"Home Economics: 150 Years of Canadian Hooked Rugs" explores the unique stories and histories that have informed hooked rugs in Canada, the highly recognizable forms of folk art with roots in 19th-century North America. Selected from the Textile Museum of Canada's rich archive of international material culture, the exhibition represents generations of artisanal entrepreneurship, women's domestic and collective work, as well as rural development in Canada.
Among the significant works featured in "Home Economics" are seldom-seen historic rugs, including those by the "Gagetown Hookers" – Lydia and Raymond Scott – as well as contemporary pieces by Maritime artists Nancy Edell, Deanne Fitzpatrick, Hannah Epstein and Joanna Close, with Toronto's Barbara Klunder and Heather Goodchild, and Yvonne Mullock from Calgary.
Whether the result of the imagination of the maker or the use of a prepared pattern, this exhibition celebrates a highly visible part of folk culture in Canada, and explores how craft and commerce have been deeply entwined, producing iconic expressions that speak to individual artistry, skill and creative imagination as well as the broader social and economic landscape.
Curated by Shauna McCabe, Natalia Nekrassova, Sarah Quinton and Roxane Shaughnessy.
Organized and circulated by the Textile Museum of Canada with the support of the Museums Assistance Program of the Department of Canadian Heritage
Image credit: Nancy Edell, Peter and Nancy as the two-headed Dog (1993), 66 x 93 cm, Various yarns and burlap, Dalhousie Art Gallery permanent collection, gift of the artist, 1999. Photo: Steve Farmer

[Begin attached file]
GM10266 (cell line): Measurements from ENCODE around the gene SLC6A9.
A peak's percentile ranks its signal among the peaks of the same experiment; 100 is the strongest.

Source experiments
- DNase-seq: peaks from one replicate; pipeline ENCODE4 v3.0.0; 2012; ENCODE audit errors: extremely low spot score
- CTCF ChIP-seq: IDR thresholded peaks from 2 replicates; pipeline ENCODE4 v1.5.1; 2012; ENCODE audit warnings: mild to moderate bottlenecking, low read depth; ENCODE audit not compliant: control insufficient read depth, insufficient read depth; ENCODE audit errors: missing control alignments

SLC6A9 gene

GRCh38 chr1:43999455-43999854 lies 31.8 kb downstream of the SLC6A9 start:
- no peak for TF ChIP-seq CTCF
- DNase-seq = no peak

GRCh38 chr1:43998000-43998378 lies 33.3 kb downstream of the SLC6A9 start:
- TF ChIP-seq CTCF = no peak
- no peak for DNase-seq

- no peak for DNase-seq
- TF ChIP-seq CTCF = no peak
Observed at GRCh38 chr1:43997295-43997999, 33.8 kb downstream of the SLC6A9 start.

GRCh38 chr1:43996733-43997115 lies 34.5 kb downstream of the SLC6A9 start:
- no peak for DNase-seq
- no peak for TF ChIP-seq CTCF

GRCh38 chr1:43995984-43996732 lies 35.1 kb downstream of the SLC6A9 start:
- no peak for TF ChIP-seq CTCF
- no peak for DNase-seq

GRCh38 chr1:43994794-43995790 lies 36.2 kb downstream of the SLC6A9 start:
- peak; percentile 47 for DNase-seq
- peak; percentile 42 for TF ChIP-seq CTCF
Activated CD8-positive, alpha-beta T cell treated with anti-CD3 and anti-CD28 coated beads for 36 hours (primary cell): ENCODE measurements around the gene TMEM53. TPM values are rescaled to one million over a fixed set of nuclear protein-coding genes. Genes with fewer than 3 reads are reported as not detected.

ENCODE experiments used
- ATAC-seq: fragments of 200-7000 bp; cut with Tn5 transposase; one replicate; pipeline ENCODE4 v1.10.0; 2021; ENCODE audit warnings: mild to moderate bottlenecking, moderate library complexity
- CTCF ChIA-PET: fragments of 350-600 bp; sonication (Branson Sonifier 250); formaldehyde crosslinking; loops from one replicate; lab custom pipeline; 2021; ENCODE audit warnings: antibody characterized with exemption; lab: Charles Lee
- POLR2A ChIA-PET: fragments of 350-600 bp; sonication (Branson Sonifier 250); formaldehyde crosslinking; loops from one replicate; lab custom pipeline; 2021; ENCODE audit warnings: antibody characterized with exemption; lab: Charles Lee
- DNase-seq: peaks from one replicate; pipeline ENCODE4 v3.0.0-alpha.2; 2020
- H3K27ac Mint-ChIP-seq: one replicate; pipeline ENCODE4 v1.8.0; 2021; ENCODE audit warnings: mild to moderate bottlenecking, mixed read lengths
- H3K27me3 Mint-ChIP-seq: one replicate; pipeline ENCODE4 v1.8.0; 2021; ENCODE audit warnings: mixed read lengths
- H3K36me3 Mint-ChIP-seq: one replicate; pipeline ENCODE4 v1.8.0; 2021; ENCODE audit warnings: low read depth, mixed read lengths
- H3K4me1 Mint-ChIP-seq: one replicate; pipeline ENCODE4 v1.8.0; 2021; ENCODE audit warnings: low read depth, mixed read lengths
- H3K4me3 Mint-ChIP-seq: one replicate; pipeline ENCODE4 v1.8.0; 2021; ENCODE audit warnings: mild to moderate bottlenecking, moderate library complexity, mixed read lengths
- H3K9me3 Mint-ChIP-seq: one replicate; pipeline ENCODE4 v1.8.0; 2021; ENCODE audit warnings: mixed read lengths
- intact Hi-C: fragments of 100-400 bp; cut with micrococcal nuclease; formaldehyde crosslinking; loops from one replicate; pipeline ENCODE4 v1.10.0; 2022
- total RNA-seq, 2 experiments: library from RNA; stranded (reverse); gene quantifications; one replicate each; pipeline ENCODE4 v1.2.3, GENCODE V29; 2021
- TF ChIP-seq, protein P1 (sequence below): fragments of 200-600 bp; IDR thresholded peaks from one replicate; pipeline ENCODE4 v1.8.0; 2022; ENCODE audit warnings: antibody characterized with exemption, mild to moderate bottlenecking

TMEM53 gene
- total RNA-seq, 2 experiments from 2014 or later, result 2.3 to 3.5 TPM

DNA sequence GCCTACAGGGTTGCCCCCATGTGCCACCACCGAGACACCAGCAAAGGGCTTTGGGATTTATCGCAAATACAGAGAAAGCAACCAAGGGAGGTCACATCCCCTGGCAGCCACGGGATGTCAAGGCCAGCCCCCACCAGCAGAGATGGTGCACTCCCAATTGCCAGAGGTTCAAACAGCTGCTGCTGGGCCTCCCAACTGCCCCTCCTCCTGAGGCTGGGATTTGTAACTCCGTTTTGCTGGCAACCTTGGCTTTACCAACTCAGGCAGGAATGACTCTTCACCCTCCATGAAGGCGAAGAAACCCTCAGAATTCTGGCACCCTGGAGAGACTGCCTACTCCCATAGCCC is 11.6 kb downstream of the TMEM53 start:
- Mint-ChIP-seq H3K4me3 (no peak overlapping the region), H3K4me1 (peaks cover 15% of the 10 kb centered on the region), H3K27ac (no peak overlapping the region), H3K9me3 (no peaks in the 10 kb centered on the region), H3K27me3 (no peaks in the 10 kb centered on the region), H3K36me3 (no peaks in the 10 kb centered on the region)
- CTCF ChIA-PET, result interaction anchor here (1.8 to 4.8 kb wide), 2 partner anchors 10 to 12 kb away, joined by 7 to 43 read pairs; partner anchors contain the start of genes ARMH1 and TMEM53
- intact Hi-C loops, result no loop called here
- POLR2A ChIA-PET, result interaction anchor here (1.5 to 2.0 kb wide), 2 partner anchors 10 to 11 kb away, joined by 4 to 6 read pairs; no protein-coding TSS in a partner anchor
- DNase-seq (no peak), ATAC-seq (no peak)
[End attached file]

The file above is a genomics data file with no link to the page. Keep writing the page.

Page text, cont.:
Remix Collective: We Come In Pieces
July 12-August 25, 2019
Opening reception: July 26, 2019 | 7PM as part of ARTcrawl!
Public Lecture: July 27, 2019 | 2-4PM
Join us for the opening reception as part of ARTcrawl July 26th at 7pm!
The Remix Gallery Collective is comprised of five Canadian artists from different backgrounds and life experiences who make sophisticated Outsider artwork. Mainly based in symbolism, Outsider Art is the antithesis of constrained and traditional. It expresses the turmoil of contemporary life through a kaleidoscope lens. With emphasis on Collage and Assemblage, “We Come in Pieces” will incorporate mythological and dreamlike distortions, resulting in colourful, creative and controversial pieces of art with a trace of humour. Made mostly from recycled materials, the artwork is outside the mainstream of art in Canada, particularly that seen in Canadian commercial galleries. It often has, but is not limited to, having political or sociological content. The Remix Gallery Collective prides itself in making art that is genuine, unique, and rooted in freedom.
Remix Collective artists:
Karine Giboulo - Montreal
Claude Bolduc - Montreal
Terry Graff - New Brunswick
Norman Barney - Petrolia
Laurie Langford - Chatham
For more information about the collective, please visit their facebook page: https://www.facebook.com/remixgallerycollective/
The Thames Art Gallery is located at the Chatham Cultural Centre, 75 William St. N. Chatham. The gallery is open Wednesday to Friday from 1:00-7:00PM; Saturday and Sunday 11:00AM-4:00PM.
* The Thames Art Gallery hosts 12 – 15 exhibitions each year. These include projects that feature regional, national, and international artists. This section of our web site provides current information on upcoming exhibitions and Gallery related events.
Thames Art Gallery exhibitions and programs are generously supported by the Canada Council for the Arts, the Ontario Arts Council, and the Municipality of Chatham-Kent.